Friday, May 6, 2016

"My Ship"

The Secretary of the Interior’s Standards and guidelines for Historic Vessel Preservation Projects defines four treatment approaches. Those are: preservation, rehabilitation, restoration and reconstruction.

The intended process of the first of those, preservation, is described as:
 “…placing a high premium on the retention of all historic fabric through conservation, maintenance and repair. It reflects a building’s (or ship’s) continuum over time, through successive occupancies, and the respectful changes and alterations that are made”.

In 1998, as staff and volunteers for the USS Missouri Memorial Association began the initial work of preparing the battleship for opening to the public, there was little awareness of those Historic Preservation standards, guidelines or specific treatments among those first staff and volunteers who were busy cleaning, chipping, painting and working hard to make the battleship shine again.

What we did learn was that historic preservation of a historic battleship is hard physical labor.
As weeks and months passed, our relationship with the Missouri became personal, we called that feeling the “Mo Bug”; it was contagious and everyone caught it.

We came to know the physicality of the battleship intimately; every nut and bolt, every teak plank, everything about the ship gradually become more and more familiar, and it was clear to us what our job was all about.

Then came a moment, a visit by a former crewmember, and then another, and finally another. And as we walked the decks with these veterans of WWII and Korea and Operation Desert Storm, we suddenly began to see the battleship quite differently.

Until then, we had come to know the ship as a place, as a physical presence, and an empty, lifeless ex-Navy battleship. Now suddenly, we began to see the ship as a living, breathing presence filled with familiar smells and sounds and memories of historic times, and shipmates, and ports of call, and life at sea - and of war and being far away from home.

Suddenly preservation took a turn for us.

As we continued the physical labor of historic vessel preservation, and as we learned about the treatments and standards and guidelines of our responsibilities, we also recognized that there was a purpose and obligation in our work that went far beyond the preservation of the nuts and bolts and steel and teak of this historic vessel. We began to appreciate that preservation was also about remembrance, about memory, about generations of crewmembers who lived and worked and would always remember their precious time aboard this historic battleship.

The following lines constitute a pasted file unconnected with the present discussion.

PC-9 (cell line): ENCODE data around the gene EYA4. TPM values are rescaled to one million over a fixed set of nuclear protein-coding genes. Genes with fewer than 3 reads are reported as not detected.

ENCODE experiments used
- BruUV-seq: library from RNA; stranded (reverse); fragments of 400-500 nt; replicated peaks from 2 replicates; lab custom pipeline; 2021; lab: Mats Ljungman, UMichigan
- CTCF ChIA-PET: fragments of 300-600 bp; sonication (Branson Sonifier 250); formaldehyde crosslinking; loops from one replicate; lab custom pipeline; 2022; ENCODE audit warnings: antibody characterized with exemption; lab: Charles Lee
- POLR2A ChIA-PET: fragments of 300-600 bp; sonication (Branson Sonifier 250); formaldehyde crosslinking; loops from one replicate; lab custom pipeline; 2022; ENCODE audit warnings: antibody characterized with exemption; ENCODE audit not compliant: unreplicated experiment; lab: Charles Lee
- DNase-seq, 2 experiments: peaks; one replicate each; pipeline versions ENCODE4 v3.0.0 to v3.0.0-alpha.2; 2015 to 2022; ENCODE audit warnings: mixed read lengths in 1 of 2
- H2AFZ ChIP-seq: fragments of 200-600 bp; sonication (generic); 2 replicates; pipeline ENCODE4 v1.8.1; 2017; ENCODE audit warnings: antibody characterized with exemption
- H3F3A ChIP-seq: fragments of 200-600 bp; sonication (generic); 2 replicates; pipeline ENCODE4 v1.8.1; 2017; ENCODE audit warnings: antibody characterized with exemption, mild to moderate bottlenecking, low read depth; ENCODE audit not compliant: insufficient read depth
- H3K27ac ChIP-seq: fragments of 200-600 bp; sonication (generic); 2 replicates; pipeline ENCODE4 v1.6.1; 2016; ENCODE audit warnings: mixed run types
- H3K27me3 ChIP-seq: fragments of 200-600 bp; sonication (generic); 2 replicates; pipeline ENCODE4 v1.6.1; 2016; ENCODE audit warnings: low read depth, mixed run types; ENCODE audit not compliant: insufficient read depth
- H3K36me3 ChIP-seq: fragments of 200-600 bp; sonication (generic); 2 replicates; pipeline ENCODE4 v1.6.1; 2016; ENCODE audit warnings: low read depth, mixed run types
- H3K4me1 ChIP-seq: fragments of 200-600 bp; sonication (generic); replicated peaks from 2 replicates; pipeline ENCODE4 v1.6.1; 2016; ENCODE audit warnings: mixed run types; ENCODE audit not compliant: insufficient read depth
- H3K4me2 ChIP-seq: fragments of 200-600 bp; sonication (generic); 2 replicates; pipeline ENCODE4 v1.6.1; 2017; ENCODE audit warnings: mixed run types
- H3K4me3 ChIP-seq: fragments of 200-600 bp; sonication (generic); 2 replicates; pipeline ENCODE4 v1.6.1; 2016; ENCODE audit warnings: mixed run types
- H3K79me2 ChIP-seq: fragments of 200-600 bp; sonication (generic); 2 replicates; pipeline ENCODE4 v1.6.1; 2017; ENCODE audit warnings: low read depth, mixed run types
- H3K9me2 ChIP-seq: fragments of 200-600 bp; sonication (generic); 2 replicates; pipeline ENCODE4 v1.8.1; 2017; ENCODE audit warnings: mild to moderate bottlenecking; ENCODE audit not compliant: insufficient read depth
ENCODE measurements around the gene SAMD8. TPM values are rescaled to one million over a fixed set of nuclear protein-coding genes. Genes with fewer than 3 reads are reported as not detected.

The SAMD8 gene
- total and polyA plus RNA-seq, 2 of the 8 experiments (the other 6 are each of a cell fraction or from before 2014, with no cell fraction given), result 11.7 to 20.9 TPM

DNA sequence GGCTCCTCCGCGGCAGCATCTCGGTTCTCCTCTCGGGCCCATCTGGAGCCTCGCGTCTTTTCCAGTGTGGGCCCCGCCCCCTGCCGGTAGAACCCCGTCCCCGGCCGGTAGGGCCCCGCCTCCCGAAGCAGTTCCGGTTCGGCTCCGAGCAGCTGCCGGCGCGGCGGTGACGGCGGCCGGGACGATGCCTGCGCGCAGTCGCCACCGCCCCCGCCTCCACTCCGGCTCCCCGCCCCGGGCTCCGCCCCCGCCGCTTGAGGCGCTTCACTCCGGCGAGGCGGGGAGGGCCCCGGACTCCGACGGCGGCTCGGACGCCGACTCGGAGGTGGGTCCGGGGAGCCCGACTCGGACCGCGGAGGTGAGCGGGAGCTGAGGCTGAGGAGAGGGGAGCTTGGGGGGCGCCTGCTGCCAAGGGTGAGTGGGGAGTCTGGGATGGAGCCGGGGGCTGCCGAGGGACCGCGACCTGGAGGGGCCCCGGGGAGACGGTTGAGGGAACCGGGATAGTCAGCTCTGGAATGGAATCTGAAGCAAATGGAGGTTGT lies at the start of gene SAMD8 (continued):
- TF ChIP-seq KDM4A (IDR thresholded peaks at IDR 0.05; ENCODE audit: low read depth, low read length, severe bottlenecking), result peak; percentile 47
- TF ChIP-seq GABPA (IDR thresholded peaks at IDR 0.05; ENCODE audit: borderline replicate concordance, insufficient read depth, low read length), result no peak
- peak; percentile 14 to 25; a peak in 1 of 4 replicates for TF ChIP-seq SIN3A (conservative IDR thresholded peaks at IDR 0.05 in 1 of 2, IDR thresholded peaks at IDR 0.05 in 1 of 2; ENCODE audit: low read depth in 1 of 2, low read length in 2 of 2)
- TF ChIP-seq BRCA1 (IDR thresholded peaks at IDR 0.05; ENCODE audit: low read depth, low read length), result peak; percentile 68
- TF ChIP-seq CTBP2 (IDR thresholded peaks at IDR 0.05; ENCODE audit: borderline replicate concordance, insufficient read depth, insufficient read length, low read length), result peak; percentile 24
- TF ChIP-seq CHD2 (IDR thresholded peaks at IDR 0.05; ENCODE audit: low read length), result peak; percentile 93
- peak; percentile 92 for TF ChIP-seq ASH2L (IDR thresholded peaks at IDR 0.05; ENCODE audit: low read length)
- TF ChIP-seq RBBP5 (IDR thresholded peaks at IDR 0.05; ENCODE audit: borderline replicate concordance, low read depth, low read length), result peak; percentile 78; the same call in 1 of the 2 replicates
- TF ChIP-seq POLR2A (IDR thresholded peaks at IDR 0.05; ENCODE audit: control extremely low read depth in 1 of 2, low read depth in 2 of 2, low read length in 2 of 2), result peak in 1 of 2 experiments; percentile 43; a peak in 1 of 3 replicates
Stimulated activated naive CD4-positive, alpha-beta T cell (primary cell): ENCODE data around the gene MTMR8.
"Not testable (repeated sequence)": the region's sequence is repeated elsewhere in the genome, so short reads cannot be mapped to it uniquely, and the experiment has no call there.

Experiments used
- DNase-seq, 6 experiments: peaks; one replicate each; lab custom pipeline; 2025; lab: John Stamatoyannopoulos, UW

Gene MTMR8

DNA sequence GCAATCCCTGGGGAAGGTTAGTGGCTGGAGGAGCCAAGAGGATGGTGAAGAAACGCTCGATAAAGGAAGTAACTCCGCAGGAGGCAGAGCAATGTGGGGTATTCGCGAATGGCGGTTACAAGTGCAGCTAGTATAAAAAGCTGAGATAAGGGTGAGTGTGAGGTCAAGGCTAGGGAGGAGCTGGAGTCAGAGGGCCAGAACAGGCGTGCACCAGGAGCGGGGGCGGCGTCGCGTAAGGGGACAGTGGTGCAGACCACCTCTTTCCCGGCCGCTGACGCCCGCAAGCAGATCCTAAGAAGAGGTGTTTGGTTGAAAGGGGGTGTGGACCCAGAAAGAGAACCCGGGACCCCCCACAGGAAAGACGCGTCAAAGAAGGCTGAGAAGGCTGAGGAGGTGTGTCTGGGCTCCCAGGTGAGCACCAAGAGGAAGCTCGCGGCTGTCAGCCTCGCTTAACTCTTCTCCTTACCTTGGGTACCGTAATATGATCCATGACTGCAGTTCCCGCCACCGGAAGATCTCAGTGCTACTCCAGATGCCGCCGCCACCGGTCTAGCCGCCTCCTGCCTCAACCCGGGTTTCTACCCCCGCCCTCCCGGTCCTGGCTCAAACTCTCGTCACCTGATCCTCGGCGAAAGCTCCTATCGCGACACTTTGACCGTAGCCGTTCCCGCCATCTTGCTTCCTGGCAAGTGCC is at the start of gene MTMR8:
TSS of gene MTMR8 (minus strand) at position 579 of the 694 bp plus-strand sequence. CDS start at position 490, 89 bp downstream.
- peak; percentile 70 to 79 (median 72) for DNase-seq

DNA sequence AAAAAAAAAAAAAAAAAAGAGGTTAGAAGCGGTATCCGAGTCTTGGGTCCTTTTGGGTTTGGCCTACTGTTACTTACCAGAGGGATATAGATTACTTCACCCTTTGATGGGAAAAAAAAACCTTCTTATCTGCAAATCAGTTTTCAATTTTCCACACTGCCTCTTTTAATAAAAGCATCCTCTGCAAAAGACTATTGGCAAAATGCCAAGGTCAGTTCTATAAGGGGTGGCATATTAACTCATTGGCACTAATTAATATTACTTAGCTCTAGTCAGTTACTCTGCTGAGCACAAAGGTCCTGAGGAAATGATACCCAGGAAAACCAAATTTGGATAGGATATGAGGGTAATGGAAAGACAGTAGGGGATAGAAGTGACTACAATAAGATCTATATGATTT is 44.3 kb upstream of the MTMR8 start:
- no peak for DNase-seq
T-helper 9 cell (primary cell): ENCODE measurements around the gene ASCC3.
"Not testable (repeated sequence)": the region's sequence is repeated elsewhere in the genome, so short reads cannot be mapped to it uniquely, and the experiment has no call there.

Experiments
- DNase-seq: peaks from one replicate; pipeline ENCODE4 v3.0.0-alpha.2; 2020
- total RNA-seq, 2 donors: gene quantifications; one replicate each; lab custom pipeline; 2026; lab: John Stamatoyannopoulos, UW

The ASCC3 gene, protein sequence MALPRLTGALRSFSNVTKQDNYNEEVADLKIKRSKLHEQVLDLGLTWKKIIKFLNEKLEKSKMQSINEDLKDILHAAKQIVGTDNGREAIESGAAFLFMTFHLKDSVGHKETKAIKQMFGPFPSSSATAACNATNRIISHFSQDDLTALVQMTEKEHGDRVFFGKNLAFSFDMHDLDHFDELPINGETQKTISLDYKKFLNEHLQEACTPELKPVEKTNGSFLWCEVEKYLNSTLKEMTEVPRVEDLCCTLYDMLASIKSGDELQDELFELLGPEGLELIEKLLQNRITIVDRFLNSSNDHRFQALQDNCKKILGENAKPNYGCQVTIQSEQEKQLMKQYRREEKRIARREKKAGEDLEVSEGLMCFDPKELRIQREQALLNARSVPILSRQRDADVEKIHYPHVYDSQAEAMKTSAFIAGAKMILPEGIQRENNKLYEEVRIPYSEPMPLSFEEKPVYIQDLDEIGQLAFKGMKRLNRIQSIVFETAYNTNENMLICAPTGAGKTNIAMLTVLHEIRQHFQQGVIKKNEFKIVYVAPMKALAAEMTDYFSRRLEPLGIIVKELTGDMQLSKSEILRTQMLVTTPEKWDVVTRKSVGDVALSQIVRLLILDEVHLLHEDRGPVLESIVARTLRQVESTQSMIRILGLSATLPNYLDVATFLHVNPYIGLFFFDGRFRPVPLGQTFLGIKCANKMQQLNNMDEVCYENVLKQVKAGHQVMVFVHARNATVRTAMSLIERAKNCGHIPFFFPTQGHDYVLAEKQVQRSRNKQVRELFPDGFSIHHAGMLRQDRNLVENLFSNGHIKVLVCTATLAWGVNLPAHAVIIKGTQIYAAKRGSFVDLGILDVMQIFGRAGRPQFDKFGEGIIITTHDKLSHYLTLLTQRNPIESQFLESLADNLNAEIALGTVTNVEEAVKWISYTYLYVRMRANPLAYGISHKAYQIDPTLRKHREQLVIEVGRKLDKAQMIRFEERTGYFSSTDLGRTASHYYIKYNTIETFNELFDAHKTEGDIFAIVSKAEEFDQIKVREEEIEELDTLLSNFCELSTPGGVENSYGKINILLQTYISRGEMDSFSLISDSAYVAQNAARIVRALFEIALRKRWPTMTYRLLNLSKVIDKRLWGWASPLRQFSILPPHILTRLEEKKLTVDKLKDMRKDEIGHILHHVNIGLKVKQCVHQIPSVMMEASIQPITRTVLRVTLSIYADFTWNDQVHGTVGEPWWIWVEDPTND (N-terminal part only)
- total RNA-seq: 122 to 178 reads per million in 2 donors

In the 1944 2nd edition of the Naval Officer Guide, is a narrative poem by an anonymous author, entitled: “The Soul of a Ship” that reflects our shared realization about historic preservation and the obligation we have taken to heart. It is quoted in part below:

   “The Soul of a ship is a marvelous thing,
   Not made of its wood or its steel,
   But fashioned of mem’ries and songs that men sing,
   And fed by the passions men feel.
   It’s built of ambition, of jealousy, strife,
   Of friendship, of love, and of fear;
   It includes almost all of the makings of Life;
   It’s nurtured on grumble and cheer.”

   The Soul of a ship is a molder of men –
   Her spirit lives on through the years,
   As she started her life, so she is to the end;
   She shares each recruit’s hopes and fears.
   And each man who joins feels the breath of her life –
   As he stands up and takes heart again –
   So he takes to himself the old sea as his wife,
   And the ship’s made a man among men.” 

And so we learned that historic preservation is the hard, difficult labor of physically preserving a battleship. But we also learned and are striving to preserve the remembrances of generations of crew who breathed life into her and always called her “My ship”. 

Post by guest blogger: Mike Weidenbach, Curator, USS Missouri Memorial Association

The Battleship Missouri Memorial is celebrating National Preservation Month and spreading the word on why This Place Matters. We encourage you to do your part by sharing her story or contributing to her preservation. 

No comments:

Post a Comment